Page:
Firms not ready for Bank Negara disaster recovery mandates
December 07 2005
By ROZIANA HAMSAWI
LESS than 50 per cent of the local financial services organisations are complying with Bank Negara Malaysia’s business continuity and disaster recovery mandates, despite admitting that they are aware of the mandates. A study done by leading international market research firm Financial Insights revealed that in the organisations’ recovery objectives, business processes and infrastructure are being less protected in reality than as perceived.
The study showed that on average, system failures from hardware/software and information technology (IT) system malfunctions have occurred one to three times within the last 12 months for all six banks, 40 per cent for the five insurance firms and 71 per cent for the seven securities companies. “Yes, they are familiar with the central bank’s guidelines but the truth is, they are not ready for them,” said Financial Insights managing director for Asia Pacific Cyrus Daruwala in a press briefing to disclose the findings in Kuala Lumpur yesterday. He said three organisations have got no contigency plans should a calamity like the 2001’s September 11 occur.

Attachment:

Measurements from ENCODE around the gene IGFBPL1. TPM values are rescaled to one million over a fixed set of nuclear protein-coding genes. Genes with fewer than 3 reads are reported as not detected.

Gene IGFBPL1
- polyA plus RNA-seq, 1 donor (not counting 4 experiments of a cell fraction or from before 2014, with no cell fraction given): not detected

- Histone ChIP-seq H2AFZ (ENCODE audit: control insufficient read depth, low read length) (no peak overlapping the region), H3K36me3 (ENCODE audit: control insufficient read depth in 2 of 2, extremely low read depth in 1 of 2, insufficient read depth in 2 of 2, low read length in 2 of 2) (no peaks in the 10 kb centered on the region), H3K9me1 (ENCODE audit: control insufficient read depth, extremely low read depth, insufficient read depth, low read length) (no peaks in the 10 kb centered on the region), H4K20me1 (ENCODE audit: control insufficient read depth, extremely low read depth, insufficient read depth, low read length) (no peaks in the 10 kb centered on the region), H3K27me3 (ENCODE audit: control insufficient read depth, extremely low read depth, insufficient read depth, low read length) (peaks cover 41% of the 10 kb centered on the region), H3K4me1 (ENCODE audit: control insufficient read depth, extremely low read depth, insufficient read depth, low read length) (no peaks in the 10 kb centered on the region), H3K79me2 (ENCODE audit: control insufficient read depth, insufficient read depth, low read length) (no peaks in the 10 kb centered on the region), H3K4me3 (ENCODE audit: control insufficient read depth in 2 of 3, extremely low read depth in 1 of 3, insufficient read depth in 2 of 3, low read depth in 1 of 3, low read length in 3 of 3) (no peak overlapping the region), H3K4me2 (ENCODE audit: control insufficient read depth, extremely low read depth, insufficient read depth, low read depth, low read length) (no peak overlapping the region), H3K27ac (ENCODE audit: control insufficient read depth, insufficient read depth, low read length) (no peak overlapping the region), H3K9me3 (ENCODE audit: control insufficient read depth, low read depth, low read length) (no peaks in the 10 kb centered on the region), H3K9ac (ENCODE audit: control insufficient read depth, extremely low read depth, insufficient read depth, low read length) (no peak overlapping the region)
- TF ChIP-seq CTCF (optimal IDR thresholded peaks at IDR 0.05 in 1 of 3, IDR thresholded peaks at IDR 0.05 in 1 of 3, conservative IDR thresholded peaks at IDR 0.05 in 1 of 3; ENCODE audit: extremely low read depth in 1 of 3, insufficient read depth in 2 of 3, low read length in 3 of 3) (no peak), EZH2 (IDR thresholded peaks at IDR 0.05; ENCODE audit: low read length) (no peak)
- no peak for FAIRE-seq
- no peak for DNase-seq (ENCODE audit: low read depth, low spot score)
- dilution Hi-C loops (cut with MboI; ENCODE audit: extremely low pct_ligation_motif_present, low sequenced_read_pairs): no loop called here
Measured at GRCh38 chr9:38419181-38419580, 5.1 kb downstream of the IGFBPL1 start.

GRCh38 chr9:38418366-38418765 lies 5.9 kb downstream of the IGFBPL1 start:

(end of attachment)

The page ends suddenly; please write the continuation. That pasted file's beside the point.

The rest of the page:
Bank Negara’s guidelines on management on IT environment require business resumption and contingency plan testing to be conducted at least twice a year to ensure continued effectiveness and uncover any potential weaknesses. Daruwala said twice-a-year testing is not enough.
“It should be increased to four times a year because one system failure could cost up to US$250,000 (US$1 = RM3.78) a minute. Bank Negara should put on more definitive and tighter parameters. In fact it should incorporate a penalty clause to its mandates,” he said.
According to the study, 83 per cent of Malaysia’s banks and 80 per cent of insurers are conducting the testing of the business continuity measures twice a year, while securities companies are laggards, reviewing their business contigency plans only annually.
Daruwala said the findings of the study will be distributed to all the participating parties including Bank Negara. However, it would not forward any recommendations to the central bank. The research was the first major study to see the levels of compliance with the existing Bank Negara regulatory mandates.
The research was sponsored by EMC Corp, a leader in information management and storage whose infrastructure is being used by 95 per cent of the Fortune 500 financial services companies.